Engine governing system
Variable speed needs governing at various engine speeds to maintain the required load at a given speed where as fixed speed is at one constant engine speed. Normally fixed speed engines are used for stationary applications whereas variable speed engines are used for industrial applications. Nimkar says, ¨I don´t think there is much of a difference on the equipment side. But there are requirements coming from some of our OEMs that they need this variable speed engine governing systems so that the operators will be comfortable with changing fuel depending upon the load conditions. We will be offering some solution in this domain and it will be the first time for us. It is more from the perspective of giving comfort to the fleet handlers, machine operators and the same engine will be able to work in various load conditions.¨

Power-to-weight ratio
This is a very important aspect of engines. Every equipment manufacturer expect the power-to-weight ratio should be as high as possible. Says Nimkar, ¨In this modern era, people expect lower weight machine to do a bigger work. But there are certain cooling packages also attached with this. The most robust is air-cooling types. There are many air-cooled engines which are very robust, but the efficiency of these engines is very low. The more you go with sophisticated engines, the power to weight ratio improves, but their maintenance requirement also will go up. They have to be delicately maintained, though their fuel efficiency is better.¨ According to Gossain, this is not relevant to the segment of the application as the construction segment which focuses more on highly loaded/torque applications and the engine requirement is more on robustness, ruggedness wherein the power to weight ratio is not the main criteria.

Dr John Pinson, President & CTO, Stanadyne LLC, correlates power-to-weight ratio with cost. ¨Power-to-weight ratio is a matter, but with cost. Light weight and high power density lead to cost. We find our customers in this area relatively prefer lower power density. The heavier larger engines tend to be much more durable as well. So certainly from a cost point of view, you could consider producing very high power density engines but in these markets we see lower power density larger engines more durable and have high expectations for long life,¨ he says.

Cost of technology
The engine industry indicates that technology up gradation will lead to higher cost. Most indicate the price hike in the range of 10 to 50 per cent, depending on the systems incorporated in the engines. However, many endeavour to avoid the same to make their products price competitive.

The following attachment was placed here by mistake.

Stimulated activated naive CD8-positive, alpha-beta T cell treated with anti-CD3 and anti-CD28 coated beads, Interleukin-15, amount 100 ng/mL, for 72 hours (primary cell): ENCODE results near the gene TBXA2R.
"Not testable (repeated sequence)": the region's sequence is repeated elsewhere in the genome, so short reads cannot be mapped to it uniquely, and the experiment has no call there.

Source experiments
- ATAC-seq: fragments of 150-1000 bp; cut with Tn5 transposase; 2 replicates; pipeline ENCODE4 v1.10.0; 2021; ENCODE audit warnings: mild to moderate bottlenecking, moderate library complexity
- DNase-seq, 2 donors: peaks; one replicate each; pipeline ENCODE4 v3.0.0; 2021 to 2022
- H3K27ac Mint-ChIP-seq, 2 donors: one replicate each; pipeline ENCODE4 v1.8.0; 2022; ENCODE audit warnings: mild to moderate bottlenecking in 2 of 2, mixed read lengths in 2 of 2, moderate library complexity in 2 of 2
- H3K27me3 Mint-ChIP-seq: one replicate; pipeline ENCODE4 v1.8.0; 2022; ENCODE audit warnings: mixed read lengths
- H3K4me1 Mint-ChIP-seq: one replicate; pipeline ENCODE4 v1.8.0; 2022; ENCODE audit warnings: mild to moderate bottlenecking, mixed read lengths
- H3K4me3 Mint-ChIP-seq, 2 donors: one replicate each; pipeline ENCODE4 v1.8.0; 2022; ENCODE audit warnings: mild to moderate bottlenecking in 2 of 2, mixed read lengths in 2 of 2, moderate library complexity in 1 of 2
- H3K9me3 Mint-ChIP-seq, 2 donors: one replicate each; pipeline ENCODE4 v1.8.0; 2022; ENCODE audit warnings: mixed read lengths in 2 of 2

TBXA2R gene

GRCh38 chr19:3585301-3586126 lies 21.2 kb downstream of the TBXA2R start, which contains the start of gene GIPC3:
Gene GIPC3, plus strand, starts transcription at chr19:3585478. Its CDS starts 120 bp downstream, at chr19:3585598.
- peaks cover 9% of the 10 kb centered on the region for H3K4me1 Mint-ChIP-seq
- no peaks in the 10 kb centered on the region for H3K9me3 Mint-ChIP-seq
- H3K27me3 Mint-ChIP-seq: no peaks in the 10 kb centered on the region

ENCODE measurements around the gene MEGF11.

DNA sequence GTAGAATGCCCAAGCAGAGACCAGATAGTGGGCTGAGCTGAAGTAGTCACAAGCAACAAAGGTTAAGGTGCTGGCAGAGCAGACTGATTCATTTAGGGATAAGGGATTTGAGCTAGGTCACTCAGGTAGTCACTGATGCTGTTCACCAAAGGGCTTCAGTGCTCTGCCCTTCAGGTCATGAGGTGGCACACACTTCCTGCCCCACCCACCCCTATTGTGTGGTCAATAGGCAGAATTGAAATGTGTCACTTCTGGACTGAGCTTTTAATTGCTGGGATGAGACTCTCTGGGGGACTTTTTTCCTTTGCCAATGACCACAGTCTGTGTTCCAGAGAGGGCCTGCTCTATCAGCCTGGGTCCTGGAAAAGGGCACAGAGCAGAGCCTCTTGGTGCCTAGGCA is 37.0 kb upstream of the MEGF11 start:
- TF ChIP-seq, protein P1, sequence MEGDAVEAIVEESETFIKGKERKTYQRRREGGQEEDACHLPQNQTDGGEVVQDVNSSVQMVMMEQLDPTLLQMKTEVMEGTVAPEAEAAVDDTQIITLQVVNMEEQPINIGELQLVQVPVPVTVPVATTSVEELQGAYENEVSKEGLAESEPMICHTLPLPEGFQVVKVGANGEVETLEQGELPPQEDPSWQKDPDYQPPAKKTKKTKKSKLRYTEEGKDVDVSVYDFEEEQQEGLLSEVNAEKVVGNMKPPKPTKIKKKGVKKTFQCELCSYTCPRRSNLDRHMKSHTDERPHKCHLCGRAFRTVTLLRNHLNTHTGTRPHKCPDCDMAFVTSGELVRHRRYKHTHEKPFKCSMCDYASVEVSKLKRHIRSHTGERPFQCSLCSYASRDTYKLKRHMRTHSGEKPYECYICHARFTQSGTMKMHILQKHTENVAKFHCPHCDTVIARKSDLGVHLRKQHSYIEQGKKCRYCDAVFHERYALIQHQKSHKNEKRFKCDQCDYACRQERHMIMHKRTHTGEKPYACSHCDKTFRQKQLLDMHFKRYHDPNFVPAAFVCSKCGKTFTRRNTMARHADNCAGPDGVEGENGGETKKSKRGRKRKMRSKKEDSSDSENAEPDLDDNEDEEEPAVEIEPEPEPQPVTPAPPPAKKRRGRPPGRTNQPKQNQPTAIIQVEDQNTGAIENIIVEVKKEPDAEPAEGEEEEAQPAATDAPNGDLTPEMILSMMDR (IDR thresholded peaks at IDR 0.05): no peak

Optimistic outlook
India is set to be one of the biggest manufacturing hubs in the world. Provider of globally accepted engineering and environment compliant products will fast become its identity. Internal consumption of equipment will grow commensurate to the government´s initiatives towards infrastructure development in the country. Varma says, ¨There is a great degree of optimism and we expect that in the coming years, which will be realised in terms of actual projects getting executed and equipment purchased by the contractors, for the same. On this thought, we are pretty optimistic on the future of the industry.¨

External success factors

  • Govt. to legislate new regulations
  • Ready availability of low sulphur fuel, a must
  • AdBlue urea supply necessary
  • Skill to support new technology in after market

Bharat (CEV) Emission Standards for Diesel Construction Machinery
Engine Power (kW) Date CO HC HC+NOx NOx PM
    (g/kWh)
Bharat (CEV) Stage II
P < 8 2008-10 8 1.3 - 9.2 1
8 = P < 19 2008-10 6.6 1.3 - 9.2 0.85
19 = P < 37 2007-10 6.5 1.3 - 9.2 0.85
37 = P < 75 2007-10 6.5 1.3 - 9.2 0.85
75 = P < 130 2007-10 5 1.3 - 9.2 0.7
130 = P < 560 2007-10 5 1.3 - 9.2 0.54
Bharat (CEV) Stage III
P < 8 2011-04 8 - 7.5 - 0.8
8 = P < 19 2011-04 6.6 - 7.5 - 0.8
19 = P < 37 2011-04 5.5 - 7.5 - 0.6
37 = P < 75 2011-04 5 - 4.7 - 0.4
75 = P < 130 2011-04 5 - 4 - 0.3
130 = P < 560 2011-04 3.5 - 4 - 0.2
Source: DieselNet